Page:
Monday, November 4, 2013

review: my bloody valentine at the aragon ballroom 11.3.13

Despite a few technical hiccups and the miserably awful sound at the Aragon Ballroom my bloody valentine turned in an absolutely blinding performance last night. How many bands get to kick off a magical evening with a song as beautiful and amazing as ‘Sometimes’ off of an album as unique as ‘Loveless’? I was at the band’s last appearance at the Aragon in 2008 and while that previous appearance had better sound (relatively speaking), last night featured a better mix and a more assured, solid performance. The band has been touring non-stop since before the release of their third album (and the crown jewel new release of the year as far as I’m concerned) ‘m b v’ and it definitely shows. During their previous stop I was delighted to hear ‘Come in Alone’ off of ‘Loveless’ as it had been a rarity live up until that tour, but it was bogged down and sluggish and rife with technical issues. Tonight when they played it the song flowed beautifully and bounced with an energy it lacks on record. ‘Sometimes’ was a song I’d been secretly hoping to hear, but wasn’t counting on so as not be disappointed. When they opened with it I took it as a sign that it was alright to expect the evening to be magical.

A few other key differences—the band have recruited a fifth member to flesh out their new songs live by filling in on an extra guitar, keyboards and some backing vocals. Also, the mix was much richer and more diverse. The emphasis was still on volume (I wore the earplugs and my ears are still ringing a bit) but Shields’ guitar was not the dominant ingredient in the mix like it was last time—for one I could hear Bilinda Butcher’s guitar playing without having to strain at all. Then there’s the obvious—the four new songs in the set, which sounded spectacular and were probably the strongest-sounding gems of the night. ‘New you’ sounded clear and taut and featured bassist Debbie Googe on backing vocals replicating Butcher’s overdubbed maze of cooing on the album version. ‘Only tomorrow’ could’ve gone on forever as far as I was concerned—the three-guitar attack that closed it out was breathtaking. Then there was ‘wonder 2’—which was dynamic, complex and impressive to watch anyone pull off successfully in a live environment. How all five of them played interlocked guitars along to its clipped rhythm and flanged jungle beat was beyond me. The song seems to have a billion chords that change almost at random. They also played a fierce version of ‘Tremolo’ EP highlight ‘Honey Power’ where the fullness of the mix really came to life—those three overlapped guitars during the intro and the breaks were perfect.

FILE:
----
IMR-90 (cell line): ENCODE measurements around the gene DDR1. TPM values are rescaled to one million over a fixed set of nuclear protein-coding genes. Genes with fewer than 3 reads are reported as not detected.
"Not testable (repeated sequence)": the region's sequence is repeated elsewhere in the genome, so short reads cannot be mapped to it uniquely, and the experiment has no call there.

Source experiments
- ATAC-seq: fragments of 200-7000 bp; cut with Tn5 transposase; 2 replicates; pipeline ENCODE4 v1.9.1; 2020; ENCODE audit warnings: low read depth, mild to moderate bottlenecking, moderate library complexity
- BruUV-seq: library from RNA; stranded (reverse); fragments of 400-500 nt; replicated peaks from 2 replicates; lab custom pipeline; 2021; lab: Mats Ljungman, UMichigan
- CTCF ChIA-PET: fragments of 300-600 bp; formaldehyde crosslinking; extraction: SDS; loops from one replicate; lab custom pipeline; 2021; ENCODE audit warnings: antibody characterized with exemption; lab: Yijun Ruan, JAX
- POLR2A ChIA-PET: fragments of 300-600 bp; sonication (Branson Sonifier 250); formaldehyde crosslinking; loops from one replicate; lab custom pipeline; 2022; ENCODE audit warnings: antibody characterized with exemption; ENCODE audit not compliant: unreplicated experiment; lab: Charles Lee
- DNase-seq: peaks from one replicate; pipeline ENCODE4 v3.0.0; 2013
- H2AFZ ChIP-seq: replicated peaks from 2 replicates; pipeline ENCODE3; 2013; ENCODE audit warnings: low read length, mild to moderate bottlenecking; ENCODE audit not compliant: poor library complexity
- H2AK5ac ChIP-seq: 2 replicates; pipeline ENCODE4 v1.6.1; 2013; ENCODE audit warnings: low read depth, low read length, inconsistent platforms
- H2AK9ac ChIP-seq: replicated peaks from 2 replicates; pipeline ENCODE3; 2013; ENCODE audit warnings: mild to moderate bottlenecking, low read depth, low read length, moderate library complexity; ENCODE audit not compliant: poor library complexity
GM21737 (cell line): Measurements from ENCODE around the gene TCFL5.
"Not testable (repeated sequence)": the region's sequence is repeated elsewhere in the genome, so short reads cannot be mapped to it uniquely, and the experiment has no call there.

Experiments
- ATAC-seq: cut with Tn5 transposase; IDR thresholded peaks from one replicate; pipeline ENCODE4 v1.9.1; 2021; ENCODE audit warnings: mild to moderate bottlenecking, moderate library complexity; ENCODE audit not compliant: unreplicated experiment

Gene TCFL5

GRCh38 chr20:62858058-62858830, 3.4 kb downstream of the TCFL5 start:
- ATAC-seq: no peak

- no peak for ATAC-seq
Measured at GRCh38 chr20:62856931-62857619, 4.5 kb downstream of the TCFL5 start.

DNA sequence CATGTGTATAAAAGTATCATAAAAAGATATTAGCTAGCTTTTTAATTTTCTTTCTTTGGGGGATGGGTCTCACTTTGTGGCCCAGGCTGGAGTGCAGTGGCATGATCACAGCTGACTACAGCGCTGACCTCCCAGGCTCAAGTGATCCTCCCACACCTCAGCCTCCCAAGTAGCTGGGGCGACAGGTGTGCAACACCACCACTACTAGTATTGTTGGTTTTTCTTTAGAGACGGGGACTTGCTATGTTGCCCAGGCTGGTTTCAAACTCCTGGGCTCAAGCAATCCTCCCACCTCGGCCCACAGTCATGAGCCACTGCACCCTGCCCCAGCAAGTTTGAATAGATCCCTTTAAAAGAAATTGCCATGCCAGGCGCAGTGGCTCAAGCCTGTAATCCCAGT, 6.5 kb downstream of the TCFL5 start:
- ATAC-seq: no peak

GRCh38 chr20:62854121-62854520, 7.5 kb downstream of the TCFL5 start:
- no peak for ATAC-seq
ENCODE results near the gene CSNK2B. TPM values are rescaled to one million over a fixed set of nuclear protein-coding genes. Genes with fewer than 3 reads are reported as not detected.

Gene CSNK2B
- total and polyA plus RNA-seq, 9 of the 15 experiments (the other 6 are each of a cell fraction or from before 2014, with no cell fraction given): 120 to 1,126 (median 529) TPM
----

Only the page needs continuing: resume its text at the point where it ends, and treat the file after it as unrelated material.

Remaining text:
While there was a lot repeated from their previous outing none of the songs sounded tired or uninspired. Highlights from the older stuff for me were ‘Cigarette in Your Bed,’ ‘Only Shallow,’ ‘Soon,’ and ‘To Here Knows When’ all sounding more invigorated than they had in 2008. ‘I Only Said,’ ‘You Never Should’ and ‘Feed Me With Your Kiss’ were the only casualties of the impenetrable wading pool of bassy mush. Then, of course, there was ‘You Made me Realise’ and it’s ‘holocaust section.’ Somehow, no matter how obligatory or expected it is it never fails to deliver as the overwhelming sensory-deprivation experience it is always hyped to be—truly beautiful. During the show I kept pushing my earplugs all the way into my ears as I would get a brief glimpse of how truly loud it was in the room while they expanded back into place. Every atom of air surrounding me quaked like a million tuning forks during the impenetrable wall of noise. It was amazing. I closed my eyes and let the whole thing push me back and forth as it saw fit. Complete surrender. When they broke back into the song it sounded like a soft whisper in contrast. It was a bit truncated at only 12 minutes, which is as good a note as any to end on—how many bands do you hear any such sentence applied to them?